1. The Picky (1+2).

The Pharisees & lawyers were “picky” in the usual sense that they fussed over details, abusing the Law to further their own ends. Everyone knew the hand-washing regulations were not part of the Law given to Moses but were only a tradition started by rabbis.  In Jesus’ time these rules were not widely enforced, so these guys were trying too hard to find fault with Jesus.

Here is one example of their tradition regarding hand-washing: “If a man poured water over the one hand with a single rinsing, his hand is clean: but if over both hands with a single rinsing, Rabbi Meir declares them unclean unless he pours over them a quarter-log or more.” (M Yadaim 2:1)

The Pharisees and lawyers were also “picky” in that they were trying to pick a fight with Jesus.  They wanted to make Him look like a bad Jew. Note that these religious professionals were from Jerusalem.   They went all the way up to Galilee to find Jesus and “put Him in His place.”  In spite of their effort, all they could find to confront Him about was the behavior of his disciples at dinner time.

This sounds petty to us and it was petty, but not in the minds of these religious leaders.  When people are being legalistic, petty matters are molehills made to sound like mountains.  This is a word of warning to us about legalism; it is used because it provides a cover for pettiness.  Complaints that may be true in principle but not practicality are being used this way.  Be wary of this practice.

THE TRADITION OF THE ELDERS was a body of rules written by religious leaders over several generations called the “Halakah.”  The Pharisees attached a great deal of importance to this document and attempted to meet its requirements every day.  It was so complicated that a new profession arose to help people navigate its requirements: these are the TEACHERS OF THE LAW mentioned here.  We might call them “temple lawyers.”

Literacy was still not a common skill, so these TRADITIONS were largely maintained orally; the rabbi would train his students in them by having them recite them aloud.  This rote method of teaching was the main way these TRADITIONS were preserved in succeeding generations.

  1. The Pig in a Poke (3-9).

Continuing our earlier connection with English literature, we understand the expression “buying a pig in a poke” to be an old English phrase that refers to buying something without seeing or knowing anything about it first.  A “poke” is another word for sack.  (The word “pocket” is derived from it – a “pokette” is a small sack.) It is not wise to buy without first opening the sack to check the condition of the pig!

The Pharisees attempted to sell Jesus a “pig in a poke” in their criticism of His disciples’ lack of hand washing etiquette.  However, Jesus wasn’t buying it.  He opened the sack and exposed the contents.  Jesus exposed their legalism as hypocrisy – choosing their own traditions over God’s Law

God’s Law was clearly stated: children are to honor (obey) their parents.  Exodus 20:12 is the 5th Commandment; “HONOR YOUR FATHER AND MOTHER, SO THAT YOU MAY LIVE LONG IN THE LAND THE LORD YOUR GOD IS GIVING YOU.”  Jesus also quoted Exodus 21:17 which gave the penalty for violating this commandment: death.  Think God takes this seriously?  Yes, He does.

Jesus said this clear command had been nullified by a tradition created by the kind of people who were accusing Him.  Leviticus 27:9+16 allowed for property and real estate to be designated as “Corban,” a state of dedication to the Lord (see Mark 7:11).  This was to last until the next Year of Jubilee.  Perhaps on this basis, they created a rule that a man could dedicate assets to the temple.  If so, when his parents appealed to him for help, he could say to them, “I’d love to help you out, but my property is given over to the temple and I’m strapped for cash.”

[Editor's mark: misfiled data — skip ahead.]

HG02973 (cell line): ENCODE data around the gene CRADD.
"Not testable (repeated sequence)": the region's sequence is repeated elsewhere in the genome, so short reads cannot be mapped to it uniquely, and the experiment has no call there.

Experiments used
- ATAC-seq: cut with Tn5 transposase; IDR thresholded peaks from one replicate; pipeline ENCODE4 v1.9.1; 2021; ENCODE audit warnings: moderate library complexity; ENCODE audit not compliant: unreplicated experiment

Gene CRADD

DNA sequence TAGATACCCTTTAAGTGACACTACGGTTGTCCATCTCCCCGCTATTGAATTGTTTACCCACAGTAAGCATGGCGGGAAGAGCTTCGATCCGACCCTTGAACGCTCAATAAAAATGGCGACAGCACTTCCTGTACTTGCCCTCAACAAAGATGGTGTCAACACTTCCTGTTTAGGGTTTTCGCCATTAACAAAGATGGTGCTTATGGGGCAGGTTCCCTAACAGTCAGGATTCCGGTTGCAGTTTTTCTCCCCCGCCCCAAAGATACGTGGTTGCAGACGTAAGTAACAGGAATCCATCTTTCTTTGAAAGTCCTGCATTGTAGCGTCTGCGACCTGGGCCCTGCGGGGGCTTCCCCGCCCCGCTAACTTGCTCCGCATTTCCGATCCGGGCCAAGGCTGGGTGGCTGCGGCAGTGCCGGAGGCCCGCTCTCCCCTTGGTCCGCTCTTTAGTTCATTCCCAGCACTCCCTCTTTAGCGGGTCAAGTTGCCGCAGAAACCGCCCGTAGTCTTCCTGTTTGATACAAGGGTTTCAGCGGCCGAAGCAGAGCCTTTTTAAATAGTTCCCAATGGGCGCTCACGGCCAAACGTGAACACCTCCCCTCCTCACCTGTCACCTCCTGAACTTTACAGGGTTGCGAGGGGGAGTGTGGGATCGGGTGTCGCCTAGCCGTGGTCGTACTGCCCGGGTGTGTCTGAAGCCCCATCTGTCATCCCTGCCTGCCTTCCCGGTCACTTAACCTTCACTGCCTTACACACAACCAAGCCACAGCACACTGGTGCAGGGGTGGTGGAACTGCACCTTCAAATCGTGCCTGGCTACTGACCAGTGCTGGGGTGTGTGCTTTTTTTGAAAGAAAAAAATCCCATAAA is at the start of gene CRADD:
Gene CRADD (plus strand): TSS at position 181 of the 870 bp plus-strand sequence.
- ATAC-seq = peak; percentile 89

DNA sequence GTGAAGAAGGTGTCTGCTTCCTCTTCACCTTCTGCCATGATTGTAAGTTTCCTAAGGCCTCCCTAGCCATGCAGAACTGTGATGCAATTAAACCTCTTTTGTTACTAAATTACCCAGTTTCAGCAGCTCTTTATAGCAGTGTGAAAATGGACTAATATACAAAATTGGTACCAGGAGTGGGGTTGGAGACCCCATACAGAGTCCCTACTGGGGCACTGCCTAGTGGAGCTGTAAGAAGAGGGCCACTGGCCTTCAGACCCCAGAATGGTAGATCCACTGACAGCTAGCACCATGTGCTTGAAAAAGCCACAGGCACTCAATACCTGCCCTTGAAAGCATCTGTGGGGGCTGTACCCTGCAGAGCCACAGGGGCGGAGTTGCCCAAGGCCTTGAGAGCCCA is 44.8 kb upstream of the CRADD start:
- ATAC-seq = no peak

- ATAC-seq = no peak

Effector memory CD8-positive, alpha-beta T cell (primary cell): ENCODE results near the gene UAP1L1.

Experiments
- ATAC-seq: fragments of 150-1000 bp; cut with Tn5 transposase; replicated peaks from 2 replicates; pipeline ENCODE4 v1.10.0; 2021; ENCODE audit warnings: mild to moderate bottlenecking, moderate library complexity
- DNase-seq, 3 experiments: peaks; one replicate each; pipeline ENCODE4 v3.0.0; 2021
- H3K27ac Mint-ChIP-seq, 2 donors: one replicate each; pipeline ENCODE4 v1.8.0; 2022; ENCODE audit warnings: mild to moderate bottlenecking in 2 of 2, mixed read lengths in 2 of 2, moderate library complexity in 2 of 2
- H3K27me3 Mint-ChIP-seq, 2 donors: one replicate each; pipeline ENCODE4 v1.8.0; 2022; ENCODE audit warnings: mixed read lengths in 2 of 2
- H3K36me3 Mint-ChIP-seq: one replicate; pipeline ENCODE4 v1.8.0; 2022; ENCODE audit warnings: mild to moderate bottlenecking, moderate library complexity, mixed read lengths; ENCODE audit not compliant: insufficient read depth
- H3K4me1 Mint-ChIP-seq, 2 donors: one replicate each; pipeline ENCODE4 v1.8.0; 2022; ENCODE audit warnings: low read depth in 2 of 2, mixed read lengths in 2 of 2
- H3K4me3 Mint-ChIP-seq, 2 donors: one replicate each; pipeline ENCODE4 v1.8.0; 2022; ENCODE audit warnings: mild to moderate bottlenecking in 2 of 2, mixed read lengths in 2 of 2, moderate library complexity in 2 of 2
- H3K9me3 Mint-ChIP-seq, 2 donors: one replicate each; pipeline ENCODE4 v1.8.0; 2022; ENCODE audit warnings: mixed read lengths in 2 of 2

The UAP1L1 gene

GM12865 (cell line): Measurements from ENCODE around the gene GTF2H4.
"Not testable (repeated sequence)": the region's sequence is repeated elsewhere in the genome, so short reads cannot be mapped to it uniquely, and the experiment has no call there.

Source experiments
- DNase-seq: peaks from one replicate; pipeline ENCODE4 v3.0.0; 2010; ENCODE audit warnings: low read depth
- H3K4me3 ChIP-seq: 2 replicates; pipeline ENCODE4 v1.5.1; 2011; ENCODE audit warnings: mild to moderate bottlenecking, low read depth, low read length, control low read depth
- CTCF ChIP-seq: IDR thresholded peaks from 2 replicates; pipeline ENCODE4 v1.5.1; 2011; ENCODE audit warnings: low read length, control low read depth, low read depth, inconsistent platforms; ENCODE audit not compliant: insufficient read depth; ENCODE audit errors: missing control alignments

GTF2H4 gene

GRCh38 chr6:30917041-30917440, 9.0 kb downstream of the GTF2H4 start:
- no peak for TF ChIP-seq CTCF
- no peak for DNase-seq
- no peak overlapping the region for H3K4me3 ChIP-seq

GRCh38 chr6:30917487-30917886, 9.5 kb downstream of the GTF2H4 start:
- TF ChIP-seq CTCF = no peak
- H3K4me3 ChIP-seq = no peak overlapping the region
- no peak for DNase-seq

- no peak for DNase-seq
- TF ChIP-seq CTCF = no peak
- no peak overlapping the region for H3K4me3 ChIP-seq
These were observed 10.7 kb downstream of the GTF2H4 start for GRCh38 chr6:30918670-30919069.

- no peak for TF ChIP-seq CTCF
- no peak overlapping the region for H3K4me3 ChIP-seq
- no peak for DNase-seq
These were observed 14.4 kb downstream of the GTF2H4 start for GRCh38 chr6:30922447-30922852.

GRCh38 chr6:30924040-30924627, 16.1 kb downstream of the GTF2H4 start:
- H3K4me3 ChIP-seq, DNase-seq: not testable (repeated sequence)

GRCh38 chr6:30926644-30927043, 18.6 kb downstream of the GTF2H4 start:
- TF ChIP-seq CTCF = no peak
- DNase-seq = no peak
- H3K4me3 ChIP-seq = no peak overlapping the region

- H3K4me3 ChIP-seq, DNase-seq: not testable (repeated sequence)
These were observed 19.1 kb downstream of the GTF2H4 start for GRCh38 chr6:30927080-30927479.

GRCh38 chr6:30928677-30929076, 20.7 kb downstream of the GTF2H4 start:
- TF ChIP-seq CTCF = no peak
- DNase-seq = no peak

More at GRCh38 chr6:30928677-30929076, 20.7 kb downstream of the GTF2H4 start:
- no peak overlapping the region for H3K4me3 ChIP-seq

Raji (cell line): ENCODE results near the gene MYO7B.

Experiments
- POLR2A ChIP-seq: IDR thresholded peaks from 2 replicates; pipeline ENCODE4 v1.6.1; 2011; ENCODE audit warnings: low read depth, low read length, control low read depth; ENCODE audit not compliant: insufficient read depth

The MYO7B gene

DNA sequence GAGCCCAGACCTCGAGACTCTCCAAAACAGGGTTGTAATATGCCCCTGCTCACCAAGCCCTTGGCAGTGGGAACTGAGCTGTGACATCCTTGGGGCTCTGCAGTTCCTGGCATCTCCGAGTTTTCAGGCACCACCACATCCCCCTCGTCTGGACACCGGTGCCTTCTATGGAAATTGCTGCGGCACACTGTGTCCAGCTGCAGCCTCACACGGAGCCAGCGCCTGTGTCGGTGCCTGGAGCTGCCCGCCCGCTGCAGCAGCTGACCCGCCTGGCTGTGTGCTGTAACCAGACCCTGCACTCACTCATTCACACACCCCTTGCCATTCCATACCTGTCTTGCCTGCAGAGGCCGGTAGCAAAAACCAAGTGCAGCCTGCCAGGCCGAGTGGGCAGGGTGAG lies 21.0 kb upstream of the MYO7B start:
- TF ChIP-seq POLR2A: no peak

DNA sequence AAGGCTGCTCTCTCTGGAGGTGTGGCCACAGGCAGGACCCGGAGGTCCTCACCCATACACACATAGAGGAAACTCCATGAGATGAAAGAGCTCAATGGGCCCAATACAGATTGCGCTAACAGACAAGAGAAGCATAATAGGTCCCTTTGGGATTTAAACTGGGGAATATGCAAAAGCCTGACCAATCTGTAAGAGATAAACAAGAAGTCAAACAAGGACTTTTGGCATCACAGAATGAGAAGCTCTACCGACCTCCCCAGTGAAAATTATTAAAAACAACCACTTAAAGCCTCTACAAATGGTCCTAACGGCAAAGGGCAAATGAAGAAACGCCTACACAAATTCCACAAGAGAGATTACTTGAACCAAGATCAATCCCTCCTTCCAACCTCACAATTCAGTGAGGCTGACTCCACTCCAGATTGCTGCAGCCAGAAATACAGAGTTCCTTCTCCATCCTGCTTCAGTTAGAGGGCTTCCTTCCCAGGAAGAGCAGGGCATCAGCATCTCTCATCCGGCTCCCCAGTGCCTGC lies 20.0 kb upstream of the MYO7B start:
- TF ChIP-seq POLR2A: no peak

With that kind of clear self-interest, the religious leaders created a way to make money and an excuse for the living to refuse all requests for philanthropy.  In our time, it would be a combination tax shelter and charitable trust.  Or it might be “fraud.”  Jesus’ point is simple; hypocrites will attempt to wallpaper their crimes in pages from law books in order to excuse their violations of God’s Law and/or make themselves appear godly when their hearts are nowhere near God.

In case you’re not yet seeing it, let me assure you this is a full-bore rebuke by Jesus.  It is the first time in Matthew’s Gospel Jesus referred to the Pharisees and lawyers – or anyone – as HYPOCRITES.

Jesus quoted from Isaiah 29:13 using the Word of God to expose the true intent of their hearts.  In effect, He rebuked them saying, “You believe you’re preserving traditions, but in reality, you’re guilty of the same hypocrisy the prophet Isaiah exposed.”

They replaced true faith which resides in one’s heart with superficialities.  Instead of enacting the will of God, they misused the Law to force their will on others.  The result: their worship was wasted because the rules they followed were just human notions, not the will of God.

Legalism is one of the disguises hypocrisy wears to conceal ungodliness.

We must understand what legalism is.  I offer the reader five views of the subject that will attempt to define this sin and enable us to avoid manifesting it in our daily living.

Legalism is a complicated attempt to create rules that make us look good while relieving us of the hard work of character.

Legalism is an attempt to cloud the condition of the heart by burying the matter in complications.  It is the old “smoke and mirrors” approach to misdirection.

Legalism mimics God’s Law, but is thoroughly man-made.  It is thereby not authoritative for all who believe.

Legalism misuses tradition by asserting that the old ways are the only right ways.